Recovery gear is extremely important and an often overlooked modification. A good winch can be an invaluable tool for getting you unstuck or pulling a fallen tree clear of the trail. A winch should be considered in conjunction with an aftermarket bumper. Select a bumper that gives you a clear view of and easy access to the winch. Like any tool, it is very important that you know how to use your winch properly before you need it and follow all the safety precautions. There are situations that will not require a winch or a winch it not appropriate. The right tool for the recovery may be a shovel, hi-lift jack, snatch strap or traction device such as Maxtrax. When your stuck, a good situational analysis and well developed recovery plan is far better (more productive and safer) than hastily grabbing your favorite item without a thought.
When it comes to electrical modifications, keep them on separate circuits using properly sized fuses and relay switches. To make troubleshooting and maintenance easier, clearly label the wires and auxiliary fuse box for your CBs, off-road lights, HAM radios, compressors and fridges. Poorly wired electronics can cause fires, drain batteries or damage other electrical components including your vehicles engine control unit (ECU).
Weight is the enemy. Heavy bumpers, sliders, full skid plates, winches, and steel guards of all kinds add a lot of extra weight. This weight effects handling, performance and reduces the carrying capacity for your other stuff. A fully loaded truck ready for an adventure should not exceed the manufacturer’s gross vehicle weight rating. Ideally it should be less than 90% GVWR. We’re always looking to pair down the weight while still maintaining the right level of protection. We run a skid, but only for the engine. Our Metal Tech tube bumper is significant lighter than a shell style bull bar.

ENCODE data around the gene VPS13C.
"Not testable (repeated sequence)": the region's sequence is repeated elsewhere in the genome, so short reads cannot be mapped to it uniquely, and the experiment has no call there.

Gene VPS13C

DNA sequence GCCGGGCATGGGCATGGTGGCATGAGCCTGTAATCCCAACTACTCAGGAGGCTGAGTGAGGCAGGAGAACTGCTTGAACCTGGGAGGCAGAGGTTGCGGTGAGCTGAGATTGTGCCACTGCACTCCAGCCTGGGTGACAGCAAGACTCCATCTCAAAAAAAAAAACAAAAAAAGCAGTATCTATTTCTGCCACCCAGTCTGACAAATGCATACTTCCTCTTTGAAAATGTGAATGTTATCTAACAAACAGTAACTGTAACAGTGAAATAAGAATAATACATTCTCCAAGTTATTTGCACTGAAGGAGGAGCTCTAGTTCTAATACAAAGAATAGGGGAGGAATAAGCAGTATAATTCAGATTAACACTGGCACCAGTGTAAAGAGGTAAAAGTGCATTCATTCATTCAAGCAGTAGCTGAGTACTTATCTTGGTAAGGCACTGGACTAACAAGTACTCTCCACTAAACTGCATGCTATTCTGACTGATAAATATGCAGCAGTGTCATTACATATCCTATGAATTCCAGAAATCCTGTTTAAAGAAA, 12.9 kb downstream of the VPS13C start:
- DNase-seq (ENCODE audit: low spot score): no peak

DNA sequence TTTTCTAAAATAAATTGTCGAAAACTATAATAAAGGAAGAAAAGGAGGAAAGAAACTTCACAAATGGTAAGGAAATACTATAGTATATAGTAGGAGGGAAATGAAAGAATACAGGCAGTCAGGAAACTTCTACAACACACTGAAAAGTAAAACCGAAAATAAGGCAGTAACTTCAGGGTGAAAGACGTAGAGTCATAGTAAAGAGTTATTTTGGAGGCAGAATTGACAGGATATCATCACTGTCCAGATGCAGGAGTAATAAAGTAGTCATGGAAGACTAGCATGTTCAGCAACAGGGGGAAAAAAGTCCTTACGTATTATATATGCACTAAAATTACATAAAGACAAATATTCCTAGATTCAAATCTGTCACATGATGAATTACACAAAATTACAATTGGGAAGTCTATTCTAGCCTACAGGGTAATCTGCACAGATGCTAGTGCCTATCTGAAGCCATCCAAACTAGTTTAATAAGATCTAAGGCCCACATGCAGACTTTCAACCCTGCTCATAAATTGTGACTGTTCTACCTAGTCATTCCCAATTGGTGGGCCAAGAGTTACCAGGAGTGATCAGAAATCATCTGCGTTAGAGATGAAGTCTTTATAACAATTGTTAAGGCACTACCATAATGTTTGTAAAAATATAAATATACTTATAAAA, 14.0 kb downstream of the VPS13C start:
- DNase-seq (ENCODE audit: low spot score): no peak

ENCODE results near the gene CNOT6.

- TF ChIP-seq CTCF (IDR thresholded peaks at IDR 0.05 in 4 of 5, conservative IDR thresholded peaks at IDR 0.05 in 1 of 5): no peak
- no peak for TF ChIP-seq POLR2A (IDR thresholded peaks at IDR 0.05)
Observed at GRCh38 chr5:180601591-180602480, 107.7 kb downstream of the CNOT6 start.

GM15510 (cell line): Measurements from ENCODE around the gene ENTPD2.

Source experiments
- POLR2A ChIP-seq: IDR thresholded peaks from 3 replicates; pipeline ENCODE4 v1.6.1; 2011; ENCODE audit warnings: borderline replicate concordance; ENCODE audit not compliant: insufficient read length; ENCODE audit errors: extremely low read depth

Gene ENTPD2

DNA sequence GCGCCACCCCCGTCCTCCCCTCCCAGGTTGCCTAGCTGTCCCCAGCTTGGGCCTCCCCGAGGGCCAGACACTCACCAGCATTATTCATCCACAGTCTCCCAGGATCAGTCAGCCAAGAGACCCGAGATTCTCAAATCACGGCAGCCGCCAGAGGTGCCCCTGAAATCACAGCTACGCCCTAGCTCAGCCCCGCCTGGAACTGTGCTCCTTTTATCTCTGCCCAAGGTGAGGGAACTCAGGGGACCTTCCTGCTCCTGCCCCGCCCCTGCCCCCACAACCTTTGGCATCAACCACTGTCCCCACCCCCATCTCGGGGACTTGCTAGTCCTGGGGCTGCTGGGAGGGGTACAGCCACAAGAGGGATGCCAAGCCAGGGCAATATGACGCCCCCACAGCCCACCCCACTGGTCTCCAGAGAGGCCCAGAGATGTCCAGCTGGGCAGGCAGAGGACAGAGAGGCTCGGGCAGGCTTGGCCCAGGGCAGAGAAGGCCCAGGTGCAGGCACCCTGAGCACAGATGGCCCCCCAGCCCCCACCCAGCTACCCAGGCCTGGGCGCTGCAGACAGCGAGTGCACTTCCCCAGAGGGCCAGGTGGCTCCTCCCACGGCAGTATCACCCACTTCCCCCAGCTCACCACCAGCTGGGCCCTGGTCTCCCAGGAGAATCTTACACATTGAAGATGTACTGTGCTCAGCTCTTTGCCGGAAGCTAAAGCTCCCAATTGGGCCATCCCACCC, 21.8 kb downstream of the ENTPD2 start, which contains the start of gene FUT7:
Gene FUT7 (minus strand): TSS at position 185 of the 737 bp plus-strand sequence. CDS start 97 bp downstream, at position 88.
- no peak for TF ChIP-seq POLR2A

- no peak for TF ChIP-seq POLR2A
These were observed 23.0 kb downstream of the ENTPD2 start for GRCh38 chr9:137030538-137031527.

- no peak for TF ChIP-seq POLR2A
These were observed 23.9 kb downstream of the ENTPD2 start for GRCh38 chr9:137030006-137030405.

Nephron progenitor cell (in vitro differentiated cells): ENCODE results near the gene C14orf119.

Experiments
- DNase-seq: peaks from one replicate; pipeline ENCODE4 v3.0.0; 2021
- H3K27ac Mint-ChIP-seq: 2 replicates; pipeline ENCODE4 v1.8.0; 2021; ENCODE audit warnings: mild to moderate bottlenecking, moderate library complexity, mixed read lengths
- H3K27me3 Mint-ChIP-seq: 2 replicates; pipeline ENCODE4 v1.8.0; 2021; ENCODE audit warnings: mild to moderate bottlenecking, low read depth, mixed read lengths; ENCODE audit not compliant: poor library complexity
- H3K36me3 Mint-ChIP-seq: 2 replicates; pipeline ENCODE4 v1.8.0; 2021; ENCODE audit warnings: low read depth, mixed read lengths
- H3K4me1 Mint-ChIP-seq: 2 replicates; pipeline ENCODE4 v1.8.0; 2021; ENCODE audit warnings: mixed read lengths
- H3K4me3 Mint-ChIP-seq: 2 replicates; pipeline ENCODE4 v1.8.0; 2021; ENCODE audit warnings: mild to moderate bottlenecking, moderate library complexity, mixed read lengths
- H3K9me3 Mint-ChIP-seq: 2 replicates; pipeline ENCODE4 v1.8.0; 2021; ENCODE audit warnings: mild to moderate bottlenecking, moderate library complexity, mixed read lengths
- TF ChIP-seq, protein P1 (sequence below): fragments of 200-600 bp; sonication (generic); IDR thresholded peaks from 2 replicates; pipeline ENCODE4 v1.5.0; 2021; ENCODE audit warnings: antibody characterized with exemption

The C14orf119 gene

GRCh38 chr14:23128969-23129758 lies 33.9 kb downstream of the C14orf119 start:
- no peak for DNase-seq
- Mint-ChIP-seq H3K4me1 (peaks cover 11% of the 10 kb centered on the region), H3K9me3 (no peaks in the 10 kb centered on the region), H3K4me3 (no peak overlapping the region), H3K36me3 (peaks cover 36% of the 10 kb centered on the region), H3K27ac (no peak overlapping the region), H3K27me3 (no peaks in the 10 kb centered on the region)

Lower gears, after market transfer case, beefier third member, air lockers, or super charger can increase your truck’s off-road capability but it comes at a very high price. For us these items take you across a very real line in the sand. By modifying your engine or drive train you now have a maintenance intensive truck that will require a significant amount of work to keep running smoothly. You also go from carrying a basic tool set to hauling a full mechanics chest and a host of spare parts in order to make adjustments and repairs in the field.
Stronger is not always better. For example we’ve talked about how the half shaft on an IFS vehicle is a weak link. However if you opt for beefier CVs with stouter axles you have now moved the breaking point from an easy to fix IFS field repair into the differential gears which were never design for field repair. The same is true for beefing up tie rods that than pushes the weak point into the rack and pinion.
A poor quality modification component is worse than no modification at all. For example: if you attach thin walled, flimsy sliders that cannot carry the weight of the vehicle, you run the risk of significant damage on the trail. On the trail your spotter, who assumes your sliders are more than looks, will guide you through an obstacle that may involve using them. Better to not have them and take an appropriate line than drive with a false sense of security.
One of the best investments you’ll ever make has nothing to do with your off-road vehicle. Spend as much time as you can driving off-road. Start out on easy trails learning how your vehicle behaves and build your skills as you progress to more complex off-road adventures. A good off-road driving course such as Bill Burke’s 4-wheeling America, can also help jump start your adventures, better than most vehicle modification. Nothing beats seat time, the more experienced you are behind the wheel, the less modifications it will take to safely complete your off-road adventure.